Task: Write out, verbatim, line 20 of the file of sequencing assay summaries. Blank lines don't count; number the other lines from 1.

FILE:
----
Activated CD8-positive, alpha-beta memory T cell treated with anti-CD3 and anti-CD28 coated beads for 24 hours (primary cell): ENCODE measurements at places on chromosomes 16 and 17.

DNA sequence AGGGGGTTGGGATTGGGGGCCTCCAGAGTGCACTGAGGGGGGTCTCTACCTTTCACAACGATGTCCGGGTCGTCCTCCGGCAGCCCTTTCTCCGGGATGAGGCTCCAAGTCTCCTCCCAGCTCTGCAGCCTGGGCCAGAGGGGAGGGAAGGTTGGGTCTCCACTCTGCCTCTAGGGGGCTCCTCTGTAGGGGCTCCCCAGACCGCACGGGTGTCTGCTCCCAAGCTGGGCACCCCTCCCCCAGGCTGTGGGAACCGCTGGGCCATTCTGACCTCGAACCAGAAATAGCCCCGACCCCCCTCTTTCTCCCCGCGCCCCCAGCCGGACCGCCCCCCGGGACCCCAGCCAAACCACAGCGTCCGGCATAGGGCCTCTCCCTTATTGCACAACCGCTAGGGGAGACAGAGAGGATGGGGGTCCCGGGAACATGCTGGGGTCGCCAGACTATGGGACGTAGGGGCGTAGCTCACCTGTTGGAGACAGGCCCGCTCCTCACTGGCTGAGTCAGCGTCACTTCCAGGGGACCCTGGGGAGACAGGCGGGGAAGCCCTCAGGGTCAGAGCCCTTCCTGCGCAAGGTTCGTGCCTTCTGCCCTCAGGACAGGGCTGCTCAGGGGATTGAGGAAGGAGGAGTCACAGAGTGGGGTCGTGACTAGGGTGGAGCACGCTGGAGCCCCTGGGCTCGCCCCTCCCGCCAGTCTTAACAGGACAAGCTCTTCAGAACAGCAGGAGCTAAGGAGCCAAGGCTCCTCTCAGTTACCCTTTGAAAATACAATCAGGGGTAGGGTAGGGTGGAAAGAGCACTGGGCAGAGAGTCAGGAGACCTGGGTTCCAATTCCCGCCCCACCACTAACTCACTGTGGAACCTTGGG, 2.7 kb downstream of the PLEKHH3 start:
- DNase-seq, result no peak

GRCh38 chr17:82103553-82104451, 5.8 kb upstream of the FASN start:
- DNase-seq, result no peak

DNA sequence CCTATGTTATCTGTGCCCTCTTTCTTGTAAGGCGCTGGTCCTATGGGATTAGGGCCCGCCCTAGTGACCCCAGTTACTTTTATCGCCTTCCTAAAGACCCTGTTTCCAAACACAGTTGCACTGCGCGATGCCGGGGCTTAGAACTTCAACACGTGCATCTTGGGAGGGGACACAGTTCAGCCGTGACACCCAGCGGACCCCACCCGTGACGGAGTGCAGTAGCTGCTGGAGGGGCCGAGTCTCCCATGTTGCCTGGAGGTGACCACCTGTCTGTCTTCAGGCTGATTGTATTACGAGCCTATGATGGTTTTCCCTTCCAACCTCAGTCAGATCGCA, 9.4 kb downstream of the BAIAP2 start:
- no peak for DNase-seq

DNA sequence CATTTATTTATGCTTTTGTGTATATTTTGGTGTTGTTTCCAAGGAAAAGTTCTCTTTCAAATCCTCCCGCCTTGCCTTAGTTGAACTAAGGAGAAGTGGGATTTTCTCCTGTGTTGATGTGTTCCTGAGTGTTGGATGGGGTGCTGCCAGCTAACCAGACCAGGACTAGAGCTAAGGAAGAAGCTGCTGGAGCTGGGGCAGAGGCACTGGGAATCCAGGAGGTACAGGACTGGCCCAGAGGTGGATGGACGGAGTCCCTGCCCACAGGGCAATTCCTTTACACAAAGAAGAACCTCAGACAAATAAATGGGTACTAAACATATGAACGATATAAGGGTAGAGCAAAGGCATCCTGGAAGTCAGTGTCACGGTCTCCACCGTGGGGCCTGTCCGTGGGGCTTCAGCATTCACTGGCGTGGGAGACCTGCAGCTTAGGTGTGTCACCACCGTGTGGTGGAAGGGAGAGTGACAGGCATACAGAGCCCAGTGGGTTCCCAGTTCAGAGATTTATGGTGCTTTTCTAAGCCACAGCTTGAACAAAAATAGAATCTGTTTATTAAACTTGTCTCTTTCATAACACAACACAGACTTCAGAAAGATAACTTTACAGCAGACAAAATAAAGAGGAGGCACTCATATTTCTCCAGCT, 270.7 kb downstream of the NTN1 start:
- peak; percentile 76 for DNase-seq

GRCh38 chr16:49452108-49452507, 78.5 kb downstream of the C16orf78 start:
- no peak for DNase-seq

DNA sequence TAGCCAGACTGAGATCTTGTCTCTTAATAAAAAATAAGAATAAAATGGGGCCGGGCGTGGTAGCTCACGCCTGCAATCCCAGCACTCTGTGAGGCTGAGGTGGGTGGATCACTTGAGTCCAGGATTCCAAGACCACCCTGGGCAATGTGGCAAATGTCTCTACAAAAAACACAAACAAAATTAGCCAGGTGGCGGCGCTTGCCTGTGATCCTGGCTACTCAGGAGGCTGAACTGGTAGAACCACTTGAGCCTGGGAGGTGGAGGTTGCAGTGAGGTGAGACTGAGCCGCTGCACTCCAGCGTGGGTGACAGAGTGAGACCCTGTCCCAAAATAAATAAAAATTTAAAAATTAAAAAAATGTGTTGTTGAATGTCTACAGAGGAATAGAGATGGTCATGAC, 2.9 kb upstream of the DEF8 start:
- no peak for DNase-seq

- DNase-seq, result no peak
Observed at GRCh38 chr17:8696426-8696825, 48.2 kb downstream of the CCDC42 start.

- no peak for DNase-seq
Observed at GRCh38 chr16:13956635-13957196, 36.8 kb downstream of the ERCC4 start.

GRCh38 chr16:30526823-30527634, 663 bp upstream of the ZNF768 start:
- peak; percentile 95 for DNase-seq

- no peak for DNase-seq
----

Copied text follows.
- no peak for DNase-seq